I moved into a recovery house where I lived with other women in a structured environment with an intense, daily focus on recovery. The house became my safe haven. Instead of the negativity and darkness I had grown accustomed to, I found myself in a place of hope and change. The women in the house were discovering the freedom that came from a life without drugs, and it radiated from each of them. That atmosphere changed my life. Seeing people just like me trying to stay drug free every day was so powerful, and I wanted to follow their example.

I lived in the women’s recovery house for five months, learning how to live day to day without drugs and about who I was underneath those years of use. My family could see the change in me. I wanted so badly to do anything it took to stay in recovery, so I did whatever was asked of me. Eventually, I took the huge step to get my daughter back. I moved out of the recovery house and in with my sister, where I was able to raise my daughter and begin rebuilding that relationship.

I stayed involved with McShin and became a peer leader to the women who entered the program. John saw something in me, took a chance, and trusted me enough to give me a job. The years of torment and agony I so badly wanted to forget were the exact experiences that qualified me for the job. I grew in my recovery, reaching out to women around me to ask for help and suggestions. I was making the right decisions, being a productive member of society, and developing a sense of spirituality for the first time in my life. I discovered that my lived experience I had in addiction along with my growth and determination in recovery is crucial to the McShin model of peer-to-peer recovery. From starting my job at McShin with five months in recovery to now almost ten years later, I have turned my lived experience into a rewarding career helping people.

As CEO of McShin, I am fortunate to work around new people in recovery on a daily basis. I can empathize with them and show them compassion. I can tell them that I’ve been in that exact same situation; so desperate for a change that you are willing to do anything it takes. So broken and tired that you don’t know if you’ll be able to make it through the next hour, let alone the whole day. I can show them that from that starting point, I’ve built a life that I am proud of. I have become a woman that others are proud to know. I share my experience with those new to recovery in an effort to instill in them to just hold on, don’t use no matter what, and to develop a real, honest love for themselves.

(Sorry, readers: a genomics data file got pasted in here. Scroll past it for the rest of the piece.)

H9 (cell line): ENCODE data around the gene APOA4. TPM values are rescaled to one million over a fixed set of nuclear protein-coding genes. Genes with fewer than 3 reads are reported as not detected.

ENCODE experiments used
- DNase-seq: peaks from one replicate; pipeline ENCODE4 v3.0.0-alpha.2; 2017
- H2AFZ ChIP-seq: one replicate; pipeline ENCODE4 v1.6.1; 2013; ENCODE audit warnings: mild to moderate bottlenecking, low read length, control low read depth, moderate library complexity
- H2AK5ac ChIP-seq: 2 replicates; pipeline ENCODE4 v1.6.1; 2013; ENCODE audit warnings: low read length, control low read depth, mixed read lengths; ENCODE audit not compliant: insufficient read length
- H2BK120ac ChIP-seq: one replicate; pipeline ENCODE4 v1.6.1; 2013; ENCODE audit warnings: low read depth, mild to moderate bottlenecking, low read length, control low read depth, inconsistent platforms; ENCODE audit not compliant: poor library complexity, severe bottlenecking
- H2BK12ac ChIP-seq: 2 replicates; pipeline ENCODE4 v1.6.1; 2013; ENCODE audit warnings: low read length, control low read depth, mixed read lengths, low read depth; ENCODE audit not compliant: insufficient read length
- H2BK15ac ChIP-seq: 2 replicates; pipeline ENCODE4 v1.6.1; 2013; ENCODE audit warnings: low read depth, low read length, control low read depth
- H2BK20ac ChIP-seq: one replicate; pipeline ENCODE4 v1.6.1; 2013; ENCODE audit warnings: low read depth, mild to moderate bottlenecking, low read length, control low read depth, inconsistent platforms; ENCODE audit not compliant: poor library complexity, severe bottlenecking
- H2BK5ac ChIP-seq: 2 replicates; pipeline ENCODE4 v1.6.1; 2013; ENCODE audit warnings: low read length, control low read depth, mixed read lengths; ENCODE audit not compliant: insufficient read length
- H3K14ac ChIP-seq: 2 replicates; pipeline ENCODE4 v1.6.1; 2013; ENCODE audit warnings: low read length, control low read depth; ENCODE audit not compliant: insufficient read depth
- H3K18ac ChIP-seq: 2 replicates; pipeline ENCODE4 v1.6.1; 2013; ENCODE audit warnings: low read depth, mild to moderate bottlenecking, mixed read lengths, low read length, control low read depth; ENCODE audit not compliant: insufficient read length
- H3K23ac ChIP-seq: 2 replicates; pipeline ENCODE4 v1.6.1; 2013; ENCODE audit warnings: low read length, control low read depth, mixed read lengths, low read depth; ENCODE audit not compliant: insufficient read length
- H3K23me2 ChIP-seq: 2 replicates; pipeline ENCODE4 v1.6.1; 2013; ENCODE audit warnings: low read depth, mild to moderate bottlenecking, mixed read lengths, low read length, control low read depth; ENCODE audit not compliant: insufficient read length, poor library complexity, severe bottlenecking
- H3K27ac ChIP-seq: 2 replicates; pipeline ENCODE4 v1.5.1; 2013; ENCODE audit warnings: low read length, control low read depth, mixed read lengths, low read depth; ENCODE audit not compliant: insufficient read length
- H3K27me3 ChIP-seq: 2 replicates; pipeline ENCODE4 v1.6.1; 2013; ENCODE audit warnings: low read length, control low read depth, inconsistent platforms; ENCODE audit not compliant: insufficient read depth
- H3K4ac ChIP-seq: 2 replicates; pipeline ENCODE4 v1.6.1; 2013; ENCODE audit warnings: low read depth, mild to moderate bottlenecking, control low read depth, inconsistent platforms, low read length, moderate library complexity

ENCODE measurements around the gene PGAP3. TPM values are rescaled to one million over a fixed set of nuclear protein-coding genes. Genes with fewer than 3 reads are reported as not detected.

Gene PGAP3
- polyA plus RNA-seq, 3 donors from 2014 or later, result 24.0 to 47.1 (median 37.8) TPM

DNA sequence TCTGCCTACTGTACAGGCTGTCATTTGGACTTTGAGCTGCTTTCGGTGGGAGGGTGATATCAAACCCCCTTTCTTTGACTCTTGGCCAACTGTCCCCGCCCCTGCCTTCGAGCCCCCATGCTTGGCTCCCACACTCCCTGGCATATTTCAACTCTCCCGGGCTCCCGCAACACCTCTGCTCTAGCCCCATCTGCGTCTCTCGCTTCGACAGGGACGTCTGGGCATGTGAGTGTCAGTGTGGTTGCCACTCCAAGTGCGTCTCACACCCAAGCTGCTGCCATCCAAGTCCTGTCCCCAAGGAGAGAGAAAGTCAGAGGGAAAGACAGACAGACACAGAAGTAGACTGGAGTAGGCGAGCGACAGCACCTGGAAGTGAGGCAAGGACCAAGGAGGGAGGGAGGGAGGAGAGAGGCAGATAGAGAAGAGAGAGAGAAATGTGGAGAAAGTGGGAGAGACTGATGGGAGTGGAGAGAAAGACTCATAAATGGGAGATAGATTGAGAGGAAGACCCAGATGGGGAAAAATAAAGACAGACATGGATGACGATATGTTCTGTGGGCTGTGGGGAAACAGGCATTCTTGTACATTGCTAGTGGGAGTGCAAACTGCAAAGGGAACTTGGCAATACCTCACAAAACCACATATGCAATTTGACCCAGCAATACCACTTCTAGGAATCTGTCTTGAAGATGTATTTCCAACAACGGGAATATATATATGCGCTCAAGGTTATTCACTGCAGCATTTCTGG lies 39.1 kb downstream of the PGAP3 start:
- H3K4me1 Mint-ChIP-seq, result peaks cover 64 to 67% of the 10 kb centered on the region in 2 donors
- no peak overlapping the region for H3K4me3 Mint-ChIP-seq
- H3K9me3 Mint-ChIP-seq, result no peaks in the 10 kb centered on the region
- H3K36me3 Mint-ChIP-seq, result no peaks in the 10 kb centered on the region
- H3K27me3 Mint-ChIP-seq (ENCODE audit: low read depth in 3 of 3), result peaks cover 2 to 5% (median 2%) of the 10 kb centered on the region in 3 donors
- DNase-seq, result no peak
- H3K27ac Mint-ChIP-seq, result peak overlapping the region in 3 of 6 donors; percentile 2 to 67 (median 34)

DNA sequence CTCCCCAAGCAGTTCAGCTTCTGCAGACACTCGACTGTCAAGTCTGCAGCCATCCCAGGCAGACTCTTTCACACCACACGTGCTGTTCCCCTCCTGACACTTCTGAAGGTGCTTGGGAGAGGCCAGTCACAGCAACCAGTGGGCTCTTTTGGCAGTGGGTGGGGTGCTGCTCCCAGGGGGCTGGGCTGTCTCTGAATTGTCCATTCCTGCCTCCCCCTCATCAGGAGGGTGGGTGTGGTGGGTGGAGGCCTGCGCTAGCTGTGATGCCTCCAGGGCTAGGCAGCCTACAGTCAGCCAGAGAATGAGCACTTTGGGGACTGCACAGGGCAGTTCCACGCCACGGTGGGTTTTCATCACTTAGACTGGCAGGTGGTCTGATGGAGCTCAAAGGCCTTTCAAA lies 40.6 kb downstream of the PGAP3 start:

Honesty Liller on Face The Nation

I believe my career in the recovery field is truly a calling for me, and I use my passion for the work I do to help as many people as I can. Not only am I able to be an individual in recovery, bettering my own life each day, but also my journey and my career give me the opportunity to advocate for those who have no clue what recovery is, but desperately need it.

It is my personal mission to be a face, voice, and light of hope for recovery every day I am on this earth. Recovery has changed my life around completely, and that is a message I am passionate about sharing with others.  I am a mommy, wife, sister, daughter, friend, and homeowner who can look in the mirror and be genuinely happy with who she sees.  My daughter is now fifteen years old, and our relationship is something I never even dreamed would be possible. I am very fortunate to have an amazing husband who is also in recovery.  We have been together for eleven years now, met at rehab, used drugs together, and now share our life in recovery. Having a partner in this life that I can truly be blessed and happy with is priceless.  We have a seven-year-old son who has never had to see me use.

To have inner peace and acceptance of who I am gives me the most amazing sense of satisfaction and serenity. Along my recovery journey, I have discovered how to trust in my God, love others, love myself and be present in the moment. I lived for so long not appreciating my life, so today I am grateful for each and every moment. You are only promised one life, why not live it?

Coming into recovery is my biggest accomplishment in life. Nearly ten years ago, standing in that doorway of The McShin Foundation, holding trash bags full of clothes, I could have never imagined the life I have today. This amazing, beautiful, blessed life is possible because of recovery. It is possible because of my decision to move forward.

Alcohol Almost Cost Me My Life. Today I’m Advocating For Life-Saving Treatment.

I nearly died from alcohol poisoning when I was seventeen. It was the bottom-shelf, plastic-bottle vodka from a liquor store in Portsmouth, the kind we see discarded in alleys and not recycling bins. I was hospitalized and intubated. The nurses accidentally ruptured and paralyzed my vocal cord, leaving me whispering for the next nine years.

Over those nine years I endured periodic arrests, near-misses with death, progressive drug addiction, and graduation to daily injection and suicidal thoughts. Help came later than some would have appreciated. I’m grateful to have survived as a result of the treatment I finally received five years ago. Many died on waiting lists in 2012 without linkage to services while waiting for treatment, in lieu of treatment, or after treatment. Vital supports are emerging today, but too late for 478 New Hampshire residents who died in 2016.

All told, my recovery has cost the state under $3,000. Between court costs, damage to public property, medical costs, and lost productivity, my unchecked addiction cost New Hampshire approximately $190,000.

Since working in the addiction field and advocacy arena it’s become obvious to me that most of the shame and harm that I and my family endured was preventable. Today I walk a shaky line between gratitude and rage. I live, but others are not so fortunate. I’ve found my people – survivors and our many allies – and as we find each other we toil together over a common cause of improving conditions for vulnerable Granite Staters. We also find our voices and bring our passion to the voting booths.